All-American pick-up trucks aim to lure China’s wealthy
At present, trucks are largely restricted to overnight driving in most Chinese cities
Automakers Ford and General Motors are aiming the pick-up truck, an iconic staple in the United States, at upmarket buyers in China, where most associate trucks with farmers and construction workers.
“The Chinese call it pika, pika — a very low-end worker’s vehicle. But the (Ford F-150) Raptor is totally different,” said Wesley Liu, Ford’s Asia-Pacific sales director.
Trucks are largely restricted to overnight driving in most Chinese cities, but four provinces — Yunnan, Liaoning, Hebei and Henan — have this year launched trial programs allowing them into urban zones in an attempt to stimulate production as economic growth, and car sales, slow.
With those looser restrictions, US pick-up makers aim to distance their trucks from local models made by Great Wall Motor, Jiangling Motors Corp (JMC) and others — and appeal to Chinese premium buyers.
Ford said in April it would bring a high-performance version of its F-series — the best-selling vehicle in the US for 34 years — to China, the world’s biggest auto market. A spokesman said the company is studying whether to also bring a mass-market model such as the F-150 or Ranger pick-up to China, depending on demand and future regulations.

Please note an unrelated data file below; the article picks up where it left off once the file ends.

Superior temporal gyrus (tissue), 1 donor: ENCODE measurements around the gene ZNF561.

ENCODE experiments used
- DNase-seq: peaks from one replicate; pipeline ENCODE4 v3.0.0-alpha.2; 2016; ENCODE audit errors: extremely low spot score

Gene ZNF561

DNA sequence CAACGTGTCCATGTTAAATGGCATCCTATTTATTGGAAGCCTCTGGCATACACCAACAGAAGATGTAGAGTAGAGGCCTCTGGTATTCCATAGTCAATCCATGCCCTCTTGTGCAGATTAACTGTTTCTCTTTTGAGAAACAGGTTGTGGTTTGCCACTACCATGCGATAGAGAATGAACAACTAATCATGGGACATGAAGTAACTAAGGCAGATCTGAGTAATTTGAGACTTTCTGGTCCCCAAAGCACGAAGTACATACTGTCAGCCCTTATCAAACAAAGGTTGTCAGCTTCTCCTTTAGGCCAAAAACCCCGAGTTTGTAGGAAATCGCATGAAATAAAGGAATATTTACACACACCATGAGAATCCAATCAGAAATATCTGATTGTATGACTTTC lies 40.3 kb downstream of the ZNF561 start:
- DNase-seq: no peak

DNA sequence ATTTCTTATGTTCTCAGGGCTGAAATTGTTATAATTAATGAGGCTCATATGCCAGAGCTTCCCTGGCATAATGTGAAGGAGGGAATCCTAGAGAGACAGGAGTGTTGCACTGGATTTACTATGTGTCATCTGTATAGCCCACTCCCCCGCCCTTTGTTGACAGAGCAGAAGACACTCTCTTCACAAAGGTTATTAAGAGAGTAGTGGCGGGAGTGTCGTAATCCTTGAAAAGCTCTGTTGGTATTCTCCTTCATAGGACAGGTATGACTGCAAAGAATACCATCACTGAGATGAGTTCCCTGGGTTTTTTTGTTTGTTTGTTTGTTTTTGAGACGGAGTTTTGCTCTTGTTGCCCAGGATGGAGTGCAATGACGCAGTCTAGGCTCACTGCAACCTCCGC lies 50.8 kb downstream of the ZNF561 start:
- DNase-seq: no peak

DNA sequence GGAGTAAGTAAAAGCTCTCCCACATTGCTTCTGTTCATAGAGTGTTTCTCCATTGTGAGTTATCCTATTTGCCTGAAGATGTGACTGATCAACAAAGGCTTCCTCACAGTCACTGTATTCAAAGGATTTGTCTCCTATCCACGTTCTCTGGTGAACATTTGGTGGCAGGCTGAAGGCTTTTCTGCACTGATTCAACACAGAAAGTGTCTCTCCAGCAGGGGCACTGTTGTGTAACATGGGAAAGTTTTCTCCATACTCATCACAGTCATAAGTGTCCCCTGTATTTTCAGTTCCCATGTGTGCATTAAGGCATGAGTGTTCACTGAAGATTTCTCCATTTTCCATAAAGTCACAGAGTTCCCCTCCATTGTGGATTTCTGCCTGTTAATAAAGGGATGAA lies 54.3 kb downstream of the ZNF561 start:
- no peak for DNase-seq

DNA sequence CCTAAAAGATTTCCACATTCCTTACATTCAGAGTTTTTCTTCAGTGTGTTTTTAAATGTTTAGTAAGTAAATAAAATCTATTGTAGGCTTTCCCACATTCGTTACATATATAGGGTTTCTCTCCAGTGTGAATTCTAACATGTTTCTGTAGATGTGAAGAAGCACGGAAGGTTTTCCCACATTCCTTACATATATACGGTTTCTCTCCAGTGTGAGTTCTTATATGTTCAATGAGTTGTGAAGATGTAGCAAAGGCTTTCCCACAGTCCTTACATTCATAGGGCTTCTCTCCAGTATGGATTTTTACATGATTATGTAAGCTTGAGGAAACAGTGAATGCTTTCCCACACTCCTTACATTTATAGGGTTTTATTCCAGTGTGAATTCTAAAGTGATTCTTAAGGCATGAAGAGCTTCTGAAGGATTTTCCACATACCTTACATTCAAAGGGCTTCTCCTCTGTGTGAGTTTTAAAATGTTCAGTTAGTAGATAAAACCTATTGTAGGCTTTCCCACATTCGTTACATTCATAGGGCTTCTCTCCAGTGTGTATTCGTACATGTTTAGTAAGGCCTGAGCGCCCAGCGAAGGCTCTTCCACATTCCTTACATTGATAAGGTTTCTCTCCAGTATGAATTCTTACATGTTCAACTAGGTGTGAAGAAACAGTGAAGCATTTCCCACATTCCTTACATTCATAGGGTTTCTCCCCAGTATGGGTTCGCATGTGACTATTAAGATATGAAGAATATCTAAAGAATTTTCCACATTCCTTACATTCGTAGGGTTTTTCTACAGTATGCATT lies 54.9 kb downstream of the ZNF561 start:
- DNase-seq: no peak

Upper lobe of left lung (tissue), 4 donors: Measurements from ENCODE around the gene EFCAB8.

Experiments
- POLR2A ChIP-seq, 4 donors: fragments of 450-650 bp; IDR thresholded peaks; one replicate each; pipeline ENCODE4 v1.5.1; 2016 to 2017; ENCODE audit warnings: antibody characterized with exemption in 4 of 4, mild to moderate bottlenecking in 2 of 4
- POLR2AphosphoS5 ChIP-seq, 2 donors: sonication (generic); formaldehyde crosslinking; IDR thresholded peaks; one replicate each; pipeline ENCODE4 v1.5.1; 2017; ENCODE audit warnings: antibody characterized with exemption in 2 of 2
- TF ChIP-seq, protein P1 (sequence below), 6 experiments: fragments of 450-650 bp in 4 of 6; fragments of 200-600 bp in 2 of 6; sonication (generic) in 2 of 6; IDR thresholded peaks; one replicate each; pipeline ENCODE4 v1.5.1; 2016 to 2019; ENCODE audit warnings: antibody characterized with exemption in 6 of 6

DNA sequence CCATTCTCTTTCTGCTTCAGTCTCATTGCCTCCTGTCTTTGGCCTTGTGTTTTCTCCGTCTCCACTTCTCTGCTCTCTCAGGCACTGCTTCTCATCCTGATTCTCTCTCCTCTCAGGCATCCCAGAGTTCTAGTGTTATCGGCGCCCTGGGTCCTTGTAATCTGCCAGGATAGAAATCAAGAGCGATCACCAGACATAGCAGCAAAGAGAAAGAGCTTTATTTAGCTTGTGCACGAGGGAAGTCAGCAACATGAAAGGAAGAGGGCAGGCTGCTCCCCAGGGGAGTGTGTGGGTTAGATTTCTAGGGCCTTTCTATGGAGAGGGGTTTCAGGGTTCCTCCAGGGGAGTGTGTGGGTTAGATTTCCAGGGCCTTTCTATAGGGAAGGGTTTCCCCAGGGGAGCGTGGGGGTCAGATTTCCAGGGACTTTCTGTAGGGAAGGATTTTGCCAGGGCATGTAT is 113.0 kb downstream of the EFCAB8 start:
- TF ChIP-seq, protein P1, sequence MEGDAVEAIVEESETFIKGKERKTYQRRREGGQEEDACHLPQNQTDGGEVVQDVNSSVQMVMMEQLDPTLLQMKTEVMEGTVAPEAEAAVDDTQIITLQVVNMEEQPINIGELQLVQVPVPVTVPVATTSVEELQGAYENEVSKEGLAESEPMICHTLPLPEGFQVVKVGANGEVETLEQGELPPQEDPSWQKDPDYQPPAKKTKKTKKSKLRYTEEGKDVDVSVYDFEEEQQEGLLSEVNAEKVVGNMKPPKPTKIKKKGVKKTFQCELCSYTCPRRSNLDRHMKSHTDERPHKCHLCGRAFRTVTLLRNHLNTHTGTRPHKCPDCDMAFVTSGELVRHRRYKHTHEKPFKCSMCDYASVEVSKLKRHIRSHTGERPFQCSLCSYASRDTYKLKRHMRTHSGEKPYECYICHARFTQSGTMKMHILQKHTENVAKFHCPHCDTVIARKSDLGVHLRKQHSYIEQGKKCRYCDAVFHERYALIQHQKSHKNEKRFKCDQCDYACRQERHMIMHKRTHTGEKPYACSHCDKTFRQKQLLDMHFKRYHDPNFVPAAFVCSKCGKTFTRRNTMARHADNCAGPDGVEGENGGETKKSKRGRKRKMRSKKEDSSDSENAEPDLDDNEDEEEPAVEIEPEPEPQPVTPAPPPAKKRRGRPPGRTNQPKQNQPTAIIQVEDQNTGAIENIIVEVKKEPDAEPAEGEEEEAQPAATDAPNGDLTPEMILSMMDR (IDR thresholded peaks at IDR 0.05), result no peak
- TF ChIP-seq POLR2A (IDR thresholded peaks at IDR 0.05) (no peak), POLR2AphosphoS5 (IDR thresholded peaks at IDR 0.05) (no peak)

“The people who buy the Raptor maybe own some other premium vehicle already. This is another toy,” Liu said.
Margins under pressure
The truck is aimed at four types of buyers, he said — the wealthy, who want to stand out from the crowd; business owners, who want more than a traditional commercial vehicle; drivers who want a single car for all situations; and “gearheads,” who just like the mechanics.
Even as Chinese authorities throw vast subsidies at green, clean auto technologies, the growing wealth of Chinese consumers has driven a boom in larger cars and sport-utility vehicles (SUV). With margins now under pressure in the crowded SUV sector, automakers see potential profits in high-end foreign pick-ups.
Ford and GM — which displayed its Chevrolet Colorado and Silverado trucks around the Guangzhou show, with T-shirt clad urban cowboys and an all-leather rock band selling the trucks’ macho, All-American appeal — have not yet announced prices for their pick-ups, expected to be launched next year. But they should command a sizable premium to locally made models as China slaps a 25 percent tax on imports.
Tiny fraction of the market
For now, pick-ups are a tiny fraction of China’s market. IHS Markit sees sales increasing by 14% this year to 368,791 pick-up trucks, but that would still be only 1.4% of China’s light vehicle market.
By contrast, sales in the US are forecast at 2.7 million pick-ups, about 15% of the market.
Yan Ningya, an official involved in the Hebei pilot project, said the province, home to Great Wall and other automakers, accounts for half of China’s pick-up production.
The trial has not yet resulted in higher production, he said, but the local government will need a year from the pilot project’s launch in May to gauge its impact.
After that, the central government may do more to drive production, possibly reclassifying pick-ups as passenger cars rather than commercial vehicles, he said.